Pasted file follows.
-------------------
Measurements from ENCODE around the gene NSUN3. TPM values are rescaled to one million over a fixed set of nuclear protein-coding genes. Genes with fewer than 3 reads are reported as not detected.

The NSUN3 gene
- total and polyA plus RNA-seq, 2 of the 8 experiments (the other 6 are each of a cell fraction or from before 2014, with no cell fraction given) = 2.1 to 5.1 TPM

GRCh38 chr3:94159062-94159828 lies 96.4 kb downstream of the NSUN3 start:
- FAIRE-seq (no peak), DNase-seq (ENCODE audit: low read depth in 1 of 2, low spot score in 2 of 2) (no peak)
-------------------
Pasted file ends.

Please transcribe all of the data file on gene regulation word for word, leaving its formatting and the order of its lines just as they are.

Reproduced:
Measurements from ENCODE around the gene NSUN3. TPM values are rescaled to one million over a fixed set of nuclear protein-coding genes. Genes with fewer than 3 reads are reported as not detected.

The NSUN3 gene
- total and polyA plus RNA-seq, 2 of the 8 experiments (the other 6 are each of a cell fraction or from before 2014, with no cell fraction given) = 2.1 to 5.1 TPM

GRCh38 chr3:94159062-94159828 lies 96.4 kb downstream of the NSUN3 start:
- FAIRE-seq (no peak), DNase-seq (ENCODE audit: low read depth in 1 of 2, low spot score in 2 of 2) (no peak)